These unique features make XRPL an attractive platform for various applications, particularly in the financial industry where speed, cost efficiency, and reliability are crucial. As a result, XRPL has seen increasing adoption by financial institutions and payment providers for cross-border transactions and remittances.
In 2013, OpenCoin rebranded to Ripple Labs, which has since been shortened to "Ripple." The rebranding aimed to align the company's identity more closely with the Ripple project and differentiate it from the digital asset, XRP.
Ripple Labs, under the leadership of Chris Larsen and other team members, sought to revolutionize the global financial system through the application of blockchain technology. However, unlike some early Bitcoin advocates, Larsen believed that blockchain should work in tandem with the existing financial system, rather than trying to overthrow it. He maintained that the most transformative innovations build on and improve previous ideas instead of replacing them.
As Ripple Labs evolved, it developed a use case for the XRP Ledger and XRP in the cross-border payments industry. The company's solutions leverage XRP and the XRP Ledger for liquidity management, enabling faster and more cost-efficient international transactions. Ripple continues to be a stakeholder and active contributor to the broader XRP Ledger community, fostering its growth and adoption.
The XRPL Foundation was launched on September 24, 2020, as an independent, nonprofit organization dedicated to promoting the development and adoption of the decentralized XRP Ledger. Its mission is to support the growing community of developers, businesses, and other stakeholders who build and utilize the XRP Ledger for various applications.
The foundation received an initial donation of over $6.5 million from Coil, Ripple, and Gatehub, which helped fund its operations and support its goals. The XRPL Foundation focuses on various activities, such as:
- Providing technical support and guidance for the XRP Ledger community.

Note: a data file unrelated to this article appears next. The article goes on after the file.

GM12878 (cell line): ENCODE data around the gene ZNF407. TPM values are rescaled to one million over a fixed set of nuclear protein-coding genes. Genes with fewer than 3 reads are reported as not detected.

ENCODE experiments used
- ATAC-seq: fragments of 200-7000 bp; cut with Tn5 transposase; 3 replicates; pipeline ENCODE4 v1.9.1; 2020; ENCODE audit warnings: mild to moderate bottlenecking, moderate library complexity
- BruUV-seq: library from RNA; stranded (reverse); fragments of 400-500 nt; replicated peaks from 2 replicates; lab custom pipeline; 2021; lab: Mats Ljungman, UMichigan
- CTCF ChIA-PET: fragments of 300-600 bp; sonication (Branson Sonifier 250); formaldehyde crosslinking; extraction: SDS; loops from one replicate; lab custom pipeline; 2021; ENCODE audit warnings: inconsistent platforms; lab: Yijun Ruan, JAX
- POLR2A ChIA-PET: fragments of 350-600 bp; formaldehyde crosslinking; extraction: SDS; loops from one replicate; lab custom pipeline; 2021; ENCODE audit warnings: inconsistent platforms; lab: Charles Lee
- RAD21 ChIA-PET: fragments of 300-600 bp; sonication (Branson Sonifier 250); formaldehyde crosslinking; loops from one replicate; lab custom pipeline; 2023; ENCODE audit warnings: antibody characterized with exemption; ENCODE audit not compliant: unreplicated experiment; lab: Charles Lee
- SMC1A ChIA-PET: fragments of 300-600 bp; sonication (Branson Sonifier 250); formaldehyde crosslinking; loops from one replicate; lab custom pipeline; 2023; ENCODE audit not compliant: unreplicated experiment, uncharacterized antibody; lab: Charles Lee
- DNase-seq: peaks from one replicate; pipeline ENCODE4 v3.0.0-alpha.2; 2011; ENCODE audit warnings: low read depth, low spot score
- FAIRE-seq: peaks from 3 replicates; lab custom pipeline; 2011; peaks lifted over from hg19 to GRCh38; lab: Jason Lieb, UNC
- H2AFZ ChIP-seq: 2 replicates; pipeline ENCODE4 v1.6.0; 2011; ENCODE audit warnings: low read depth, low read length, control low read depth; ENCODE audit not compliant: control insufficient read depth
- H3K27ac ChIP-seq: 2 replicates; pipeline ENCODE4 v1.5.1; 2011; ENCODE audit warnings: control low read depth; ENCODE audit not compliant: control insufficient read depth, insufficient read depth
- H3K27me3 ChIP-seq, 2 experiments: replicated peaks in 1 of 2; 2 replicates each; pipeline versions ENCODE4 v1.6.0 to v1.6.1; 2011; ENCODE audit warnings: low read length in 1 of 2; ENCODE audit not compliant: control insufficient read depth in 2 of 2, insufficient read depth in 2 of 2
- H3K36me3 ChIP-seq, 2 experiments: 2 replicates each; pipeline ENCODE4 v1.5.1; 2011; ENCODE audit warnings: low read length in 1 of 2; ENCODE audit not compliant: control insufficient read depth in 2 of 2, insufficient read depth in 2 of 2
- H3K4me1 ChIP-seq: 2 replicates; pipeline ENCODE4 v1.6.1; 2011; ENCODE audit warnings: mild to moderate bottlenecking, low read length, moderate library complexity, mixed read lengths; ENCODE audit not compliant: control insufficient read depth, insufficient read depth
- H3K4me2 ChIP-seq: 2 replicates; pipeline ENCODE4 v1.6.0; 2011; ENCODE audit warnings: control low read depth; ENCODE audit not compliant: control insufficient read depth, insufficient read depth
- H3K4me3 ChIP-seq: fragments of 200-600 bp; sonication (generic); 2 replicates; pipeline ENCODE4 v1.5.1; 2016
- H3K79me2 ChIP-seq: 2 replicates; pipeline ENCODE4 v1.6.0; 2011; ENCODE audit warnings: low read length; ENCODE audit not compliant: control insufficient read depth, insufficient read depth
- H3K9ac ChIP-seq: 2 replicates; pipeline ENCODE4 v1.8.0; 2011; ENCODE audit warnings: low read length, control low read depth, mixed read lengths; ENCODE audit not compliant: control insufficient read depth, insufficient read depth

- Encouraging collaboration and innovation within the ecosystem.
- Promoting the adoption of the XRP Ledger across industries and use cases.
- Ensuring the long-term sustainability, security, and reliability of the XRP Ledger.
By fostering the growth of the XRP Ledger, the XRPL Foundation aims to facilitate the broader adoption of this innovative technology, which can lead to improvements in cross-border payments, remittances, and other financial applications.
How Many XRP Coins Are There in Circulation?
There are approximately 58.4 billion XRP tokens in circulation. However, it's essential to look the latest on-chain information for accurate, up-to-date numbers, as the circulating supply may change over time.
When XRP was created, a total supply of 100 billion tokens was generated. NewCoin , the company behind XRP, initially held the majority of the supply, with 80 billion XRP allocated to the company and the remaining 20 billion distributed among the founders.
To address concerns about Ripple's large XRP holdings and provide transparency, Ripple placed approximately 55 billion XRP in an escrow account in 2017. The escrow releases 1 billion XRP monthly, and any unused portion of the released amount is returned to the escrow account, extending the release schedule further. This mechanism ensures a predictable and steady supply of XRP into the market.
How Is the XRP Ledger Network Secured?
The XRP Ledger (XRPL) is secured using the Ripple Protocol Consensus Algorithm (RPCA), a unique consensus mechanism that differs from the traditional Proof-of-Work (PoW) or Proof-of-Stake (PoS) algorithms used by many other cryptocurrencies.